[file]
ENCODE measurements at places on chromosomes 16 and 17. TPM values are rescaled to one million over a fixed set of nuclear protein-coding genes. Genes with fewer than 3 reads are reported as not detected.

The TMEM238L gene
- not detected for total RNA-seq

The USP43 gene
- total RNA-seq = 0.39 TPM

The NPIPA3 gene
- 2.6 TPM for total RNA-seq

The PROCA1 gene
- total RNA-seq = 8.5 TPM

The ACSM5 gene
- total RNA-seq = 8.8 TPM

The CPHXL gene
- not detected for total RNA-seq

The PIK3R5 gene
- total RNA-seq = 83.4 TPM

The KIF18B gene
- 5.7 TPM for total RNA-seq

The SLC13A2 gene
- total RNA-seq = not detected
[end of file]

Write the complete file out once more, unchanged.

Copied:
ENCODE measurements at places on chromosomes 16 and 17. TPM values are rescaled to one million over a fixed set of nuclear protein-coding genes. Genes with fewer than 3 reads are reported as not detected.

The TMEM238L gene
- not detected for total RNA-seq

The USP43 gene
- total RNA-seq = 0.39 TPM

The NPIPA3 gene
- 2.6 TPM for total RNA-seq

The PROCA1 gene
- total RNA-seq = 8.5 TPM

The ACSM5 gene
- total RNA-seq = 8.8 TPM

The CPHXL gene
- not detected for total RNA-seq

The PIK3R5 gene
- total RNA-seq = 83.4 TPM

The KIF18B gene
- 5.7 TPM for total RNA-seq

The SLC13A2 gene
- total RNA-seq = not detected